Saturday, June 21, 2008

Passions as disease

I’ve been thinking a lot lately about the passions and how they afflict us like a disease. Even when you fight against the passions, I find that I am often tricked by them. Really the only hope I have found is to call out to God (using the Jesus Prayer) when I am strongly feeling a passion. However, if someone doesn’t strongly fight the passions, then they take over his life. Some people fight bodily passions with spiritual passions, thus corrupting the heart to discipline the body. For example, someone may control his appetite out of vanity: he wants to look good more than he wants to eat. That’s the tricky part of fighting passions. It is so easy to let self esteem, pride in one’s self, to be the power that overcomes strong desires (this is often the way the world teaches people to overcome bodily passions). But in the end, pride kills love and cuts one off from God. It ends in either delusion (because one thinks he is better than he is) or in despair (because one thinks that he is worse than he “should” be–he keeps saying to himself, “I should be better than this”).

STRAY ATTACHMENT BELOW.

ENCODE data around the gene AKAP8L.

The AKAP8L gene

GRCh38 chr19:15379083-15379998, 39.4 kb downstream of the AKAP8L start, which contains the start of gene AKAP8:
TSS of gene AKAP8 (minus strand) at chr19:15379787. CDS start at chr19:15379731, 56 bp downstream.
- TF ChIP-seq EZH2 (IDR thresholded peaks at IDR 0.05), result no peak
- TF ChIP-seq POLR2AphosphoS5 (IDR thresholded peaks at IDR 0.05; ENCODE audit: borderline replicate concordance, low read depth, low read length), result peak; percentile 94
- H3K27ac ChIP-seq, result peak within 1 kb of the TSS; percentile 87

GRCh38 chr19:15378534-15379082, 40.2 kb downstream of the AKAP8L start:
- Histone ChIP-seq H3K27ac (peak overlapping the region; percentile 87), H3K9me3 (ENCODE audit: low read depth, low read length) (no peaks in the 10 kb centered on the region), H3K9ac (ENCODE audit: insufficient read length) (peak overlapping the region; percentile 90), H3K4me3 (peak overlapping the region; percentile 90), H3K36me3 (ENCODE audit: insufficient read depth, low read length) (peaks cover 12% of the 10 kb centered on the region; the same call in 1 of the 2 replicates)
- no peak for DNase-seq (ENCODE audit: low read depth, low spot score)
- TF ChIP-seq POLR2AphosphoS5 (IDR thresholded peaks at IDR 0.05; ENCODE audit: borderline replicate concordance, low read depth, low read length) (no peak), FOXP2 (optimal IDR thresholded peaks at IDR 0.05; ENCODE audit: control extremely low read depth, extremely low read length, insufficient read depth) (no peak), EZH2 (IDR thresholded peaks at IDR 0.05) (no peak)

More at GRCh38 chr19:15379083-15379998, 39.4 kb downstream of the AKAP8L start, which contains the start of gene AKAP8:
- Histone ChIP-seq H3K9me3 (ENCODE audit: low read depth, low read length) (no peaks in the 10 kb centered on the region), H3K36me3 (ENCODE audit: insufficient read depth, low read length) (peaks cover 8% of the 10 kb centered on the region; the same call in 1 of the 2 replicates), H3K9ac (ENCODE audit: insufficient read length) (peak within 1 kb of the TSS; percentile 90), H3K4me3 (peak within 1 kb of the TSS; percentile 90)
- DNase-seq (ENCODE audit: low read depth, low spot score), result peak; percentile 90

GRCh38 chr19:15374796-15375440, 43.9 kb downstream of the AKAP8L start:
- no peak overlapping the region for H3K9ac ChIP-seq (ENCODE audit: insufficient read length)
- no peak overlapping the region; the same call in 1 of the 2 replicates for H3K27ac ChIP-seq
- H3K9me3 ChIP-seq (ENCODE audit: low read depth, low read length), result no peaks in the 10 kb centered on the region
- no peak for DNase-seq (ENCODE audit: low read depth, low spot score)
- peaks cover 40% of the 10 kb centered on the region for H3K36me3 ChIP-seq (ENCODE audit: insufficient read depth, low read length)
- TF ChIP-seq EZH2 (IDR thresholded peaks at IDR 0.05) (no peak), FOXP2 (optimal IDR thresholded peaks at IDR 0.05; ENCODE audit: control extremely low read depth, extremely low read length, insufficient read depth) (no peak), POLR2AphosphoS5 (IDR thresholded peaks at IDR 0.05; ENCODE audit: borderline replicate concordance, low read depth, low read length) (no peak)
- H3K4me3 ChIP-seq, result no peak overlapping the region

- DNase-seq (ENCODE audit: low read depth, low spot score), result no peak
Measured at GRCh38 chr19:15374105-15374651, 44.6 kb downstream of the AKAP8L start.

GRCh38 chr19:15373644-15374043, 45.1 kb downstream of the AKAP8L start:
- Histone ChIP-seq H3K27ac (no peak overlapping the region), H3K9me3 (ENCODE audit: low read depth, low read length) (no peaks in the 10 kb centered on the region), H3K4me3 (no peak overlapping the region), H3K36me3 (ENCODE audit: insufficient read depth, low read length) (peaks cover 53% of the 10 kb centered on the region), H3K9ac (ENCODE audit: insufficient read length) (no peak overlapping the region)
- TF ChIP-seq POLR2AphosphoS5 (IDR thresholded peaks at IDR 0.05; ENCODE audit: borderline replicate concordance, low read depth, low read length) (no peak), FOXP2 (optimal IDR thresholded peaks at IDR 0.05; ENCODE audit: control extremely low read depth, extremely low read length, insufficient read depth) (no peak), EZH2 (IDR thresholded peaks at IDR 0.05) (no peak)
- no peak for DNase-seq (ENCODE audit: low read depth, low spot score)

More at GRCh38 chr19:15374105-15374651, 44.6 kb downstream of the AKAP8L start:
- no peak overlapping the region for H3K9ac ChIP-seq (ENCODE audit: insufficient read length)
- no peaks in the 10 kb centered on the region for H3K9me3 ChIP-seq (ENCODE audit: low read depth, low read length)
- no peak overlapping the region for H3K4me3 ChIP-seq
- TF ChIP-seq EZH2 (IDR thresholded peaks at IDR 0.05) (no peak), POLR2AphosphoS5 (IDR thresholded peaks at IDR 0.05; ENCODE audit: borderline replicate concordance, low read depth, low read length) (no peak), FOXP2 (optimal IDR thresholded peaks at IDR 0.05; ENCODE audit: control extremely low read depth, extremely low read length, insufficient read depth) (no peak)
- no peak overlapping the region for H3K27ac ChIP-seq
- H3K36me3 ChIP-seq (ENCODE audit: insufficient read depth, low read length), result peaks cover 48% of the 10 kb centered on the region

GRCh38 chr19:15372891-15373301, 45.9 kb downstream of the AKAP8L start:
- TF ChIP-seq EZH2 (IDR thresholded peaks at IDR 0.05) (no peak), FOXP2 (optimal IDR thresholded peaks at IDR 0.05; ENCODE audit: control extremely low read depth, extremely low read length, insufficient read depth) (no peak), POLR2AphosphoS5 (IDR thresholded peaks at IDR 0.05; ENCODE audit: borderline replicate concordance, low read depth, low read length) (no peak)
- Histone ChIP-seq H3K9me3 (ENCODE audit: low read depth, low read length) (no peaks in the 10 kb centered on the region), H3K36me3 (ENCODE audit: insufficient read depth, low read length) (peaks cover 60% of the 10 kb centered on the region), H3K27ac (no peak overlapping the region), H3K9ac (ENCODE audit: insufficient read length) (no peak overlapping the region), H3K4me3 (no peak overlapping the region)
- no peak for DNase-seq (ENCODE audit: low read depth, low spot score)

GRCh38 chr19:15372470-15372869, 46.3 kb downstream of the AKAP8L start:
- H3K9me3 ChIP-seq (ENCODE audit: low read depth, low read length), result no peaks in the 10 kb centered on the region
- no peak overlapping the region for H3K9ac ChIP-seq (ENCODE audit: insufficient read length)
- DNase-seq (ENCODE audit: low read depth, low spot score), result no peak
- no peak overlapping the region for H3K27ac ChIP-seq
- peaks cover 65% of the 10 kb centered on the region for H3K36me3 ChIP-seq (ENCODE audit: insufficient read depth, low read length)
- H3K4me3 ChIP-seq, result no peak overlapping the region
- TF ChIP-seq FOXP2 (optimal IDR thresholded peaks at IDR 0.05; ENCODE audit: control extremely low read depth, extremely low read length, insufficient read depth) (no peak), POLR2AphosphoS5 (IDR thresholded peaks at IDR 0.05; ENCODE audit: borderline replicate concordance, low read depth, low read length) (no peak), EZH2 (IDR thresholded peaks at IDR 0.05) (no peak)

However, just like a sick man (say he is allergic to peanut butter), there are only two things he can do because he cannot help getting sick. First, he has to go to the Physician (God) to be treated and second, he has to avoid the things (peanut butter) that make him sick. It does no good to say, “I shouldn’t get sick from peanut butter.” The fact is that you do. So if someone, like an alcoholic, gets sick (can’t control himself) from drinking beer (etc.) then he has to stop drinking beer all together. In my life I have found that there are several things that I enjoy, but I just can’t do because often (not always, and so there is where a temptation lies) it results in stirring up my passions. There is no pride or self glorification in this. I am not good because I don’t do certain things. In fact, it is because I am sick that I don’t do certain things. Someone else may be able to do certain things, see certain things, participate in certain activities and not experience the arousal of passions. I rejoice that they are free. I, on the other hand, am quite sickly (spiritually speaking), so I have to be very careful–like a diabetic who continually worries about what he does or doesn’t eat, I have to continually watch out for what I let myself do, think or say; otherwise, I’ll get spiritually sick.